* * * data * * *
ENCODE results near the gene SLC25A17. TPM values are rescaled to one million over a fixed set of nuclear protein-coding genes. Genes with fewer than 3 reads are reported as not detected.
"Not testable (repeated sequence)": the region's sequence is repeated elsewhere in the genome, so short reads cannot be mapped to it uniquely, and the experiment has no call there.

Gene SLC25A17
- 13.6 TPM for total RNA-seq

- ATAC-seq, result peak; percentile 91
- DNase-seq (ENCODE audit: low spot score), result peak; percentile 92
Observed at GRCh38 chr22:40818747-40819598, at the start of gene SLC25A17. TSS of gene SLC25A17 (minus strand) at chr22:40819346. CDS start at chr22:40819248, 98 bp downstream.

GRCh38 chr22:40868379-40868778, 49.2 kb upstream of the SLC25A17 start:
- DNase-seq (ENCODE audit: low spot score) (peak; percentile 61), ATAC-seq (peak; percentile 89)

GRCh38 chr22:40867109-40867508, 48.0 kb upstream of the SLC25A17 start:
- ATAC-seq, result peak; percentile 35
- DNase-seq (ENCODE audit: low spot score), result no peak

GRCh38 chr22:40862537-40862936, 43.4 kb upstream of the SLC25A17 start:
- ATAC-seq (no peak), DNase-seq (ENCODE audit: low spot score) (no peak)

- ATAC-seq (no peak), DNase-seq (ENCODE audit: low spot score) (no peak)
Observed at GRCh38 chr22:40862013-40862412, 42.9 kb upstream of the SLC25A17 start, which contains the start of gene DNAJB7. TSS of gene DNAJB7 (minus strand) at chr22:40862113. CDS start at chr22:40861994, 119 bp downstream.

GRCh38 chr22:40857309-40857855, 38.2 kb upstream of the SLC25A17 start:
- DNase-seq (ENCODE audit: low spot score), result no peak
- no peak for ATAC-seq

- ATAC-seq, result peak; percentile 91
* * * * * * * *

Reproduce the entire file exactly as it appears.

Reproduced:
ENCODE results near the gene SLC25A17. TPM values are rescaled to one million over a fixed set of nuclear protein-coding genes. Genes with fewer than 3 reads are reported as not detected.
"Not testable (repeated sequence)": the region's sequence is repeated elsewhere in the genome, so short reads cannot be mapped to it uniquely, and the experiment has no call there.

Gene SLC25A17
- 13.6 TPM for total RNA-seq

- ATAC-seq, result peak; percentile 91
- DNase-seq (ENCODE audit: low spot score), result peak; percentile 92
Observed at GRCh38 chr22:40818747-40819598, at the start of gene SLC25A17. TSS of gene SLC25A17 (minus strand) at chr22:40819346. CDS start at chr22:40819248, 98 bp downstream.

GRCh38 chr22:40868379-40868778, 49.2 kb upstream of the SLC25A17 start:
- DNase-seq (ENCODE audit: low spot score) (peak; percentile 61), ATAC-seq (peak; percentile 89)

GRCh38 chr22:40867109-40867508, 48.0 kb upstream of the SLC25A17 start:
- ATAC-seq, result peak; percentile 35
- DNase-seq (ENCODE audit: low spot score), result no peak

GRCh38 chr22:40862537-40862936, 43.4 kb upstream of the SLC25A17 start:
- ATAC-seq (no peak), DNase-seq (ENCODE audit: low spot score) (no peak)

- ATAC-seq (no peak), DNase-seq (ENCODE audit: low spot score) (no peak)
Observed at GRCh38 chr22:40862013-40862412, 42.9 kb upstream of the SLC25A17 start, which contains the start of gene DNAJB7. TSS of gene DNAJB7 (minus strand) at chr22:40862113. CDS start at chr22:40861994, 119 bp downstream.

GRCh38 chr22:40857309-40857855, 38.2 kb upstream of the SLC25A17 start:
- DNase-seq (ENCODE audit: low spot score), result no peak
- no peak for ATAC-seq

- ATAC-seq, result peak; percentile 91